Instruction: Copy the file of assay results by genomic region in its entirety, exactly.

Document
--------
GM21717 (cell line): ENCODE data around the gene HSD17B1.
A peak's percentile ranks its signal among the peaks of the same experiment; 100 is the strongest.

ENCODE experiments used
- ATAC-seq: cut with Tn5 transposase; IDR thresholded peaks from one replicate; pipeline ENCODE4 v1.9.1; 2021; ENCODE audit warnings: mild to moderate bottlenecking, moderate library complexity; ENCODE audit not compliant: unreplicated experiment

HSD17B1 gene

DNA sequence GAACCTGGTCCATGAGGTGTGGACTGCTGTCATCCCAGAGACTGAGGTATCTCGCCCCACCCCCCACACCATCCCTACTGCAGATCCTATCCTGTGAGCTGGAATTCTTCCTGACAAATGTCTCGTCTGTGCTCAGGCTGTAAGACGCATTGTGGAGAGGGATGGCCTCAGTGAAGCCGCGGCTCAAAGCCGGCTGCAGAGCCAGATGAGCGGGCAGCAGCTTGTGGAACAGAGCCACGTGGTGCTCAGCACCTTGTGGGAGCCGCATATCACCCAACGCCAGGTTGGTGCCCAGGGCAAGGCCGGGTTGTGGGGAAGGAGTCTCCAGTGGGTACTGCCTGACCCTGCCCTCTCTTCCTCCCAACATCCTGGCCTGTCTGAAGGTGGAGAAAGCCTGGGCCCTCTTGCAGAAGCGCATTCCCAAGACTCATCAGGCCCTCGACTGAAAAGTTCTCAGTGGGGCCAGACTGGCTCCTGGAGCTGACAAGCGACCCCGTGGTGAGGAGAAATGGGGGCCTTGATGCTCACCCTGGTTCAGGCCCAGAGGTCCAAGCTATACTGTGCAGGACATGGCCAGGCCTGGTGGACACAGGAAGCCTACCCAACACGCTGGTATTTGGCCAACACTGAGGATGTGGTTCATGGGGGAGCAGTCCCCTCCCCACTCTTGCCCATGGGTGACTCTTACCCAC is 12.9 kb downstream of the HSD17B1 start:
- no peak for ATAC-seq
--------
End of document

GM21717 (cell line): ENCODE data around the gene HSD17B1.
A peak's percentile ranks its signal among the peaks of the same experiment; 100 is the strongest.

ENCODE experiments used
- ATAC-seq: cut with Tn5 transposase; IDR thresholded peaks from one replicate; pipeline ENCODE4 v1.9.1; 2021; ENCODE audit warnings: mild to moderate bottlenecking, moderate library complexity; ENCODE audit not compliant: unreplicated experiment

HSD17B1 gene

DNA sequence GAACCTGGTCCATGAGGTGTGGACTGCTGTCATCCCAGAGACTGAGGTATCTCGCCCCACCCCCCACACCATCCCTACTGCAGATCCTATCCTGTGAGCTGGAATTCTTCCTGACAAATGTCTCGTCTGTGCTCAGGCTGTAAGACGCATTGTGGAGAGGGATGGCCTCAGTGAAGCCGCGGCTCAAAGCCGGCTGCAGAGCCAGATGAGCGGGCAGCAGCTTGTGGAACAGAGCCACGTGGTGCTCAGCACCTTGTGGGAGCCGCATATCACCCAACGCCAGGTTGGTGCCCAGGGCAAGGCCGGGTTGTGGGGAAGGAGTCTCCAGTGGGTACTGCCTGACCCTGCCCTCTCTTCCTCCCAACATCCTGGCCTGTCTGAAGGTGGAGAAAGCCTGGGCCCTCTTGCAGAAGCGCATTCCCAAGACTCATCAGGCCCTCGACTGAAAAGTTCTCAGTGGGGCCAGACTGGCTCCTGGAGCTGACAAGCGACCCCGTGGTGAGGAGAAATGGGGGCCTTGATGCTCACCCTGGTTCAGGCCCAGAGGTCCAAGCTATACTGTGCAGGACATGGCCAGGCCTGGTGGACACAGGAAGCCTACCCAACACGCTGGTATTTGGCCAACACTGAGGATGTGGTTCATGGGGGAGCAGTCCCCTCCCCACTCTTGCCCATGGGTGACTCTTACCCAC is 12.9 kb downstream of the HSD17B1 start:
- no peak for ATAC-seq